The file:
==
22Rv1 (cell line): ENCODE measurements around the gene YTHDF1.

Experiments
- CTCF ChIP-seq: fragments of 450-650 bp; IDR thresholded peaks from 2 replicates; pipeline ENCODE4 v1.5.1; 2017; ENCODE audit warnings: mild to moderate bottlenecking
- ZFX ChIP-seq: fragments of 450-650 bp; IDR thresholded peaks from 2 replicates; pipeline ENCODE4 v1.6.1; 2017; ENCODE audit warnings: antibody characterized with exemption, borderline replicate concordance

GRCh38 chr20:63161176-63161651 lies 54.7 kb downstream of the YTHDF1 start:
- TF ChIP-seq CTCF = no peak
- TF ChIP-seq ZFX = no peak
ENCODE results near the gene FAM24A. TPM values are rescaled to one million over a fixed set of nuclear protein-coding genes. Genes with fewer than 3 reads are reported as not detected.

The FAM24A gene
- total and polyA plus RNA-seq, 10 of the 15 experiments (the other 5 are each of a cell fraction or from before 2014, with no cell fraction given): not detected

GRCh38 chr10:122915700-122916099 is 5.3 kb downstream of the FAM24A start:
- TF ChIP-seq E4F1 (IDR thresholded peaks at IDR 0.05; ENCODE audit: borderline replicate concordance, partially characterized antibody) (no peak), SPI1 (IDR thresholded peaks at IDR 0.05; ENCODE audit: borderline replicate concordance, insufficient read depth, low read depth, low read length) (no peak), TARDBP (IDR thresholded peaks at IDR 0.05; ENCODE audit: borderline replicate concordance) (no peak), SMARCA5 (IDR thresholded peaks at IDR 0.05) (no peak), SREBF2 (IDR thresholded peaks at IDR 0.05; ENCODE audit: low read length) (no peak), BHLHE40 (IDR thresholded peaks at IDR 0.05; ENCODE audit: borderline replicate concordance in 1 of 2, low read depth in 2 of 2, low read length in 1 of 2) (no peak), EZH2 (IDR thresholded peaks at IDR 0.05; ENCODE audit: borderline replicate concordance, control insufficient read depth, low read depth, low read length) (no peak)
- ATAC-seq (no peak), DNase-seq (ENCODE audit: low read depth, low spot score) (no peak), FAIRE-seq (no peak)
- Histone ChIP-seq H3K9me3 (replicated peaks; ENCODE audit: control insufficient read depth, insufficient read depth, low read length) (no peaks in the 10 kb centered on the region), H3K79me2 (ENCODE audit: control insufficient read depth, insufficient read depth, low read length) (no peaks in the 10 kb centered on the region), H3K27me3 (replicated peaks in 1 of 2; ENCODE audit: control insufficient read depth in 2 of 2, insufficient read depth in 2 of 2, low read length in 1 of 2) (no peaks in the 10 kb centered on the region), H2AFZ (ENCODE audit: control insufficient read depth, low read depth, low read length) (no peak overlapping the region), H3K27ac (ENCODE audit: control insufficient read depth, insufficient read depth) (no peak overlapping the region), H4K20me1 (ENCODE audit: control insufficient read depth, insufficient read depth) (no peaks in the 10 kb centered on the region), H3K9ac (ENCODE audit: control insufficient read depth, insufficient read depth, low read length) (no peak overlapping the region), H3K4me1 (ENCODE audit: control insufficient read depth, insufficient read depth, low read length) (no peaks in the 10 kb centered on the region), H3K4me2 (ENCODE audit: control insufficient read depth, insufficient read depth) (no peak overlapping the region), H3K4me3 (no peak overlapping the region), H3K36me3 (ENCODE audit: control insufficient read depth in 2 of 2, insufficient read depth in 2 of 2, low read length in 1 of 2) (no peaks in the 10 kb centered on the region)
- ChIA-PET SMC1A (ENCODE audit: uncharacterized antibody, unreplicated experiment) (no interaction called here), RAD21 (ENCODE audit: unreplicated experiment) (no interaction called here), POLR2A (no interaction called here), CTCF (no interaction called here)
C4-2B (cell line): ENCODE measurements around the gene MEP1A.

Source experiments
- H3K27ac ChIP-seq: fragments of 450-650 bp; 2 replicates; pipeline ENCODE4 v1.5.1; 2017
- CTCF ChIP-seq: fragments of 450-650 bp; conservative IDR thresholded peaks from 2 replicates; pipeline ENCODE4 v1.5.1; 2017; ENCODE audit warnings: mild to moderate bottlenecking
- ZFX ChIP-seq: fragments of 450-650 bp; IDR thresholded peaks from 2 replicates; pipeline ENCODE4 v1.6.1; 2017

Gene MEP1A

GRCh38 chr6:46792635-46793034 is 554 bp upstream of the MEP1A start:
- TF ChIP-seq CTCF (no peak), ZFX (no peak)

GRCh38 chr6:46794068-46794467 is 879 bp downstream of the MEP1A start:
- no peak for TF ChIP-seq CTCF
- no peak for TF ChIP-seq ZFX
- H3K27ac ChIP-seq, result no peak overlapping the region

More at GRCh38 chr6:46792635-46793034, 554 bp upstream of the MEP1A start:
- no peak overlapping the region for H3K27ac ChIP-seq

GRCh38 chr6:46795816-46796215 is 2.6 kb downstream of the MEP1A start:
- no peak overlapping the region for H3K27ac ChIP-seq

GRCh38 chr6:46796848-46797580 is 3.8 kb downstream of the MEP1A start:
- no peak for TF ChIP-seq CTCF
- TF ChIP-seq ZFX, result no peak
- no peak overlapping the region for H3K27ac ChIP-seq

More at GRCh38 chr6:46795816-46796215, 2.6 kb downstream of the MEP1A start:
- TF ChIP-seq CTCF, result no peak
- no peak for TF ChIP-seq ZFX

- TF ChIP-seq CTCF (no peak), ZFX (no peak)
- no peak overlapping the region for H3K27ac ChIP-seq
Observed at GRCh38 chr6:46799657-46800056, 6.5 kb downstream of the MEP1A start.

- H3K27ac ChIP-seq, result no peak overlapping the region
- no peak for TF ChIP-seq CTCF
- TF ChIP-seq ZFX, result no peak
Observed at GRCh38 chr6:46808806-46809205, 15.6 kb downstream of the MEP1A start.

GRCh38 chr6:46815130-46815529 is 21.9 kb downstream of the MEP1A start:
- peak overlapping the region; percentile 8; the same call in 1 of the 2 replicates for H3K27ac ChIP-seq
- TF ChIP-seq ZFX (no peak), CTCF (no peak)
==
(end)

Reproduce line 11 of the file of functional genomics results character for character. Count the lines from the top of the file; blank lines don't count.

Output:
GRCh38 chr10:122915700-122916099 is 5.3 kb downstream of the FAM24A start: